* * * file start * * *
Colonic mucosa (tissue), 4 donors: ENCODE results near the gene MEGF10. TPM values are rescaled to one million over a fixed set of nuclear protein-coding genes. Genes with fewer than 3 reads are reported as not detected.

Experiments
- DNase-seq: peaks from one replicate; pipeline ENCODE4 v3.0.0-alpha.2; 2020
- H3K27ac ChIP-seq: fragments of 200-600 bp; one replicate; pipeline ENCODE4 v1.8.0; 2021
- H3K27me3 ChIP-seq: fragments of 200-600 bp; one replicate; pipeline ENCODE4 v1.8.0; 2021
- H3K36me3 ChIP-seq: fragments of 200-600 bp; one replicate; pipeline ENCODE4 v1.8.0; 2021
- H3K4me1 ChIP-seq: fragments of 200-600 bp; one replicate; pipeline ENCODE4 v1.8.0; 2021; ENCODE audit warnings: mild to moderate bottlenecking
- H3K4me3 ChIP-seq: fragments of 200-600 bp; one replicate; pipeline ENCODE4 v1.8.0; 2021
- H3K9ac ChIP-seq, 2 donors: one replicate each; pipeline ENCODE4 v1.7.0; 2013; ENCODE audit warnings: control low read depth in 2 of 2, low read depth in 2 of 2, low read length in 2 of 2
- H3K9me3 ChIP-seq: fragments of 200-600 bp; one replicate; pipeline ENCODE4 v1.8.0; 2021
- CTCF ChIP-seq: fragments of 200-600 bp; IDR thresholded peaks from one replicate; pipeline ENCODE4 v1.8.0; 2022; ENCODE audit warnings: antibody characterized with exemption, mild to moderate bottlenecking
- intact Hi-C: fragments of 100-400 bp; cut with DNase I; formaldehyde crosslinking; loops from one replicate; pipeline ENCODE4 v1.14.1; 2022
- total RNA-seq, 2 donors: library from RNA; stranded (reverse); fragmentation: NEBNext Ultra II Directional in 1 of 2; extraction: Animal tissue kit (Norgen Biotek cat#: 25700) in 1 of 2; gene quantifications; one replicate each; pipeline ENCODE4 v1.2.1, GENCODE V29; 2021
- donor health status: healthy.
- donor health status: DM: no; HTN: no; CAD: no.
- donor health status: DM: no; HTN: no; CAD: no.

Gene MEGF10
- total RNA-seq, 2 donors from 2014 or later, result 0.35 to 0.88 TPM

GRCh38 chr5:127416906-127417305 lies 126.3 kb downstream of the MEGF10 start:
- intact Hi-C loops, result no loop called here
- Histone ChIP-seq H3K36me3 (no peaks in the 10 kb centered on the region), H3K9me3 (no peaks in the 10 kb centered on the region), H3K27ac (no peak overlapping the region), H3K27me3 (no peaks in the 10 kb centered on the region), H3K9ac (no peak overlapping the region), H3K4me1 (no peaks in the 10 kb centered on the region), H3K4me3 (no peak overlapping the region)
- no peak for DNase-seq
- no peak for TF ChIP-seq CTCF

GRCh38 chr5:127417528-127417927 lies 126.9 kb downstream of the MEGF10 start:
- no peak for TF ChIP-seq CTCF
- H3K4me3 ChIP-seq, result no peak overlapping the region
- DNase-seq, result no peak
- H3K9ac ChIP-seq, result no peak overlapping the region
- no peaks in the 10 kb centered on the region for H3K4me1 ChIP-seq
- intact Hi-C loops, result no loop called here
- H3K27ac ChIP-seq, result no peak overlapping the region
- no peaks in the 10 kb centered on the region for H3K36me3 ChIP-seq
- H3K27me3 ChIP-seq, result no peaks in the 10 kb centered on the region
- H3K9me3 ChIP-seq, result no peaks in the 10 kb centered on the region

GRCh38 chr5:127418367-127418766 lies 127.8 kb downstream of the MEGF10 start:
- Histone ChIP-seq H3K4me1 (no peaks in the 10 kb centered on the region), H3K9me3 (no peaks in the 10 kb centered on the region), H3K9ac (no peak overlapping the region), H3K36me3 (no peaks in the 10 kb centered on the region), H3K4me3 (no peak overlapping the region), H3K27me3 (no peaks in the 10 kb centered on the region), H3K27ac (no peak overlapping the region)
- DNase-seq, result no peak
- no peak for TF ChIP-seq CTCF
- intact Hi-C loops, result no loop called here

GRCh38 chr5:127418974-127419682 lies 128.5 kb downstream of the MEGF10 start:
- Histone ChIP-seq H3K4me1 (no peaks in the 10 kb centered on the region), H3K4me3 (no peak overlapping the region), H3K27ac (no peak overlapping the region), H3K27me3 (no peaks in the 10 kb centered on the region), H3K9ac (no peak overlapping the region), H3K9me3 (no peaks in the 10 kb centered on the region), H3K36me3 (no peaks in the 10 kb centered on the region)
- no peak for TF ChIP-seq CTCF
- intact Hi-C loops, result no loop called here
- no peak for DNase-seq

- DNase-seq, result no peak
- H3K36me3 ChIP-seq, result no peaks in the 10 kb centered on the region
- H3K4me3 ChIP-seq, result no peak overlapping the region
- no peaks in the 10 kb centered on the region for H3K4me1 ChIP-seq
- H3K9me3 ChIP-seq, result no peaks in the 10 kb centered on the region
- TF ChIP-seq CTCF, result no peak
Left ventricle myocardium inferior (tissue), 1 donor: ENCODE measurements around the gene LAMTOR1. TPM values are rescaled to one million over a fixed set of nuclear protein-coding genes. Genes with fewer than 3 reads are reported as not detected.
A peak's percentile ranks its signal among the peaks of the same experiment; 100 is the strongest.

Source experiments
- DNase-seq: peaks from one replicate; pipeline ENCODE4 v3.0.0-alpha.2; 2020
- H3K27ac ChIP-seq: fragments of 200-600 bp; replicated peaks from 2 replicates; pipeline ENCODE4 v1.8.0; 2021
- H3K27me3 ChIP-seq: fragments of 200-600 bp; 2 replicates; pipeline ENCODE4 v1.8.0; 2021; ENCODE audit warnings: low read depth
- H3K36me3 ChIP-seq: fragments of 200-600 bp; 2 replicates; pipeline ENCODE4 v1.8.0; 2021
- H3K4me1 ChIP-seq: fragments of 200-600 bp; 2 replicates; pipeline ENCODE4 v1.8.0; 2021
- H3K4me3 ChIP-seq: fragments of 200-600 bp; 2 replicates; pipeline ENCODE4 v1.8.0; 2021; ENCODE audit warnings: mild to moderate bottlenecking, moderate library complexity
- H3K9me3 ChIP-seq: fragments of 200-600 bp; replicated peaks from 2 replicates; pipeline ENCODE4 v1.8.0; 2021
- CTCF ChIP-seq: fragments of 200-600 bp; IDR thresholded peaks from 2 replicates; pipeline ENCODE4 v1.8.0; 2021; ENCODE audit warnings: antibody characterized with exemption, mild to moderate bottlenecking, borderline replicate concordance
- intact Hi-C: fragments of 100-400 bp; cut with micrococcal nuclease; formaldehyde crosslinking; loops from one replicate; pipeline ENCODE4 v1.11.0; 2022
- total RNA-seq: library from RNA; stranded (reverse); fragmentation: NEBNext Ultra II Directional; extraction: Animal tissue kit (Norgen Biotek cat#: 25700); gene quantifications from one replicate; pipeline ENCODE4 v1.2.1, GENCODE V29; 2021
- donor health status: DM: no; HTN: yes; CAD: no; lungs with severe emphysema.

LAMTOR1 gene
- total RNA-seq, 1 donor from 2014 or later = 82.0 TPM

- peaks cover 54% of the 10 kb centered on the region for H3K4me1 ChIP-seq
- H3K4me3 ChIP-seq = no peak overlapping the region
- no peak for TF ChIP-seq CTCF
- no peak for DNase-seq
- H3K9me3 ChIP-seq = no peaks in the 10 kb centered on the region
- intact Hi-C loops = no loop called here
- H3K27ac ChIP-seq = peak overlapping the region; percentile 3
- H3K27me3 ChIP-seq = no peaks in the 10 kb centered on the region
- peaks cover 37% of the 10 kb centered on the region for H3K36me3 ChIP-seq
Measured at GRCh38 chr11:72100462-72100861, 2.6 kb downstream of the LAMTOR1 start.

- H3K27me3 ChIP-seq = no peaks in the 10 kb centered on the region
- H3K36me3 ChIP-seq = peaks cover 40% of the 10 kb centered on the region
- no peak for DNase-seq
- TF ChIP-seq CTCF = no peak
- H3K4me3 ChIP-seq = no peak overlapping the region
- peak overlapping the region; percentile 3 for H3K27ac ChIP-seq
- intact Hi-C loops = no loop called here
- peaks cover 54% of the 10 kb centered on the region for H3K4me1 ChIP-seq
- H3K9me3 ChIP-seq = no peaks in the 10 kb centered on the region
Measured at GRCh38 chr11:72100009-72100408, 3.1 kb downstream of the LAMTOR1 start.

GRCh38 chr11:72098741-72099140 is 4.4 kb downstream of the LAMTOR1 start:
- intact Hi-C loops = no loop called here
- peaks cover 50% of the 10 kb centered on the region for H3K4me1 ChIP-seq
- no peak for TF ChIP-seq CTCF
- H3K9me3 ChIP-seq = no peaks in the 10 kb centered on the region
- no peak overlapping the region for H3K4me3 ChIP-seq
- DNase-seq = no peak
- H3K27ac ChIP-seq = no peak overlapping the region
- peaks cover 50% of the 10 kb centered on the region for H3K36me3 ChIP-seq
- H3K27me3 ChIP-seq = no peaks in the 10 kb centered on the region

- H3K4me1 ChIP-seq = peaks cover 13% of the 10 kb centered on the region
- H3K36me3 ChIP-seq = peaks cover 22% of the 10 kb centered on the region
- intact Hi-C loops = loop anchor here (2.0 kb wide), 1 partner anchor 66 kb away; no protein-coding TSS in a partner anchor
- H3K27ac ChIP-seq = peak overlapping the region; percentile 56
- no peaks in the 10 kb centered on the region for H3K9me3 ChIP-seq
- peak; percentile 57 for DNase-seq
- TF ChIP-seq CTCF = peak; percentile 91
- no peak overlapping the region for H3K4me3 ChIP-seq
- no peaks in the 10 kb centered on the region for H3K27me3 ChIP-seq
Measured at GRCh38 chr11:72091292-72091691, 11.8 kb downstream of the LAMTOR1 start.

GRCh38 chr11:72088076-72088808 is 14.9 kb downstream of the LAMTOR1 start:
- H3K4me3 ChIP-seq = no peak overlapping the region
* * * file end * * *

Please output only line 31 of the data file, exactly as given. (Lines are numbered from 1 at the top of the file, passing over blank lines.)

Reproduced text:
- H3K27ac ChIP-seq, result no peak overlapping the region